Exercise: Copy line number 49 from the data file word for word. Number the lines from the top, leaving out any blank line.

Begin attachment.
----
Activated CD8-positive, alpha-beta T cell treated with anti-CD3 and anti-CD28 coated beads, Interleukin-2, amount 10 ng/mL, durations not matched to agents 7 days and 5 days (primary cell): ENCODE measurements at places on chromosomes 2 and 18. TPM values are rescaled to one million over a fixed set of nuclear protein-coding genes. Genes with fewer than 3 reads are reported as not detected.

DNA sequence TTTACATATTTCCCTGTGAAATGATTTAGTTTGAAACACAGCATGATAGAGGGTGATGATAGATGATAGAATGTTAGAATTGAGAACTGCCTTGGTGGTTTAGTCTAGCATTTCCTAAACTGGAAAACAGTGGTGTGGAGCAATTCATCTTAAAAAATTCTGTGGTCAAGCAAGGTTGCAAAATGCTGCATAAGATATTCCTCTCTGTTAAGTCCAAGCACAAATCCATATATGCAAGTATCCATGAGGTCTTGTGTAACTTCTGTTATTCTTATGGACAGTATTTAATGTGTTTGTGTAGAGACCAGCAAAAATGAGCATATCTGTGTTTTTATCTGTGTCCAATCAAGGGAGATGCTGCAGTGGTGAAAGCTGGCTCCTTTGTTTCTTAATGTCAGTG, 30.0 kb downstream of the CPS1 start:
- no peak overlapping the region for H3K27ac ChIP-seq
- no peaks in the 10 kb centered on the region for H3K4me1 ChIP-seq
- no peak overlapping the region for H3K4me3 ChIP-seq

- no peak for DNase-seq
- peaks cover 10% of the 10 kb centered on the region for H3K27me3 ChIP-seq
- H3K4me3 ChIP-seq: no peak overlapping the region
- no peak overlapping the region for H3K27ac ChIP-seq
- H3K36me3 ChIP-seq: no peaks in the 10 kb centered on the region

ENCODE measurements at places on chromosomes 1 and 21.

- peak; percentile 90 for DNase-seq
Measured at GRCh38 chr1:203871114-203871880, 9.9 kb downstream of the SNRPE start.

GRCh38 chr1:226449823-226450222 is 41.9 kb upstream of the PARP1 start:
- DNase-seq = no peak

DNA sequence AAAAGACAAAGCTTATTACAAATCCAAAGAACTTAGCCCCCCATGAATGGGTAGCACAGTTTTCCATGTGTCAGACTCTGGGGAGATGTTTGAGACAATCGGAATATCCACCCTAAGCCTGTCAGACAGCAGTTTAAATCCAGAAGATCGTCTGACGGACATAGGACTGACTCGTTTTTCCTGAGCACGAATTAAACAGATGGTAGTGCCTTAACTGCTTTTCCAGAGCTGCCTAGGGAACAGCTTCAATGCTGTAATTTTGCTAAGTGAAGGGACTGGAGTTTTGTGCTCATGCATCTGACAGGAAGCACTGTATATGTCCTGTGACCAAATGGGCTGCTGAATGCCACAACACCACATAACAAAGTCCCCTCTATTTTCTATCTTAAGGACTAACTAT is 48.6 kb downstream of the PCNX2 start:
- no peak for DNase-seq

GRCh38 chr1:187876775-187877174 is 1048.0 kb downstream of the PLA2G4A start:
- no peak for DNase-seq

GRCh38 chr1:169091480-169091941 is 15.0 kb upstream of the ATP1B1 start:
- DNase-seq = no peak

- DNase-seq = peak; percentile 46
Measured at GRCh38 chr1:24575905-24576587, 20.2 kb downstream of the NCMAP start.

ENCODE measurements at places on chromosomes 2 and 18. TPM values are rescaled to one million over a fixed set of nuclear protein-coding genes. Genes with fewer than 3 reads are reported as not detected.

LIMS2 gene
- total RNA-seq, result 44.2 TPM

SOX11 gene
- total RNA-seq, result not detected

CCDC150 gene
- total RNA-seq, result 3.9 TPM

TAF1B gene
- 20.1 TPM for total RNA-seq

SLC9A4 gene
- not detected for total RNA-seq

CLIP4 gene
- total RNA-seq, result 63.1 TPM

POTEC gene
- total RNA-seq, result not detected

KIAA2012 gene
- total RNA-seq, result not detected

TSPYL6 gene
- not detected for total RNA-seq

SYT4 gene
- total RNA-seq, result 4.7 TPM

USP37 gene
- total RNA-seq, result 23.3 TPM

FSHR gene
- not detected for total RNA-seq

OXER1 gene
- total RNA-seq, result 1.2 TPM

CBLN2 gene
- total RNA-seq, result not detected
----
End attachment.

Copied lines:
OXER1 gene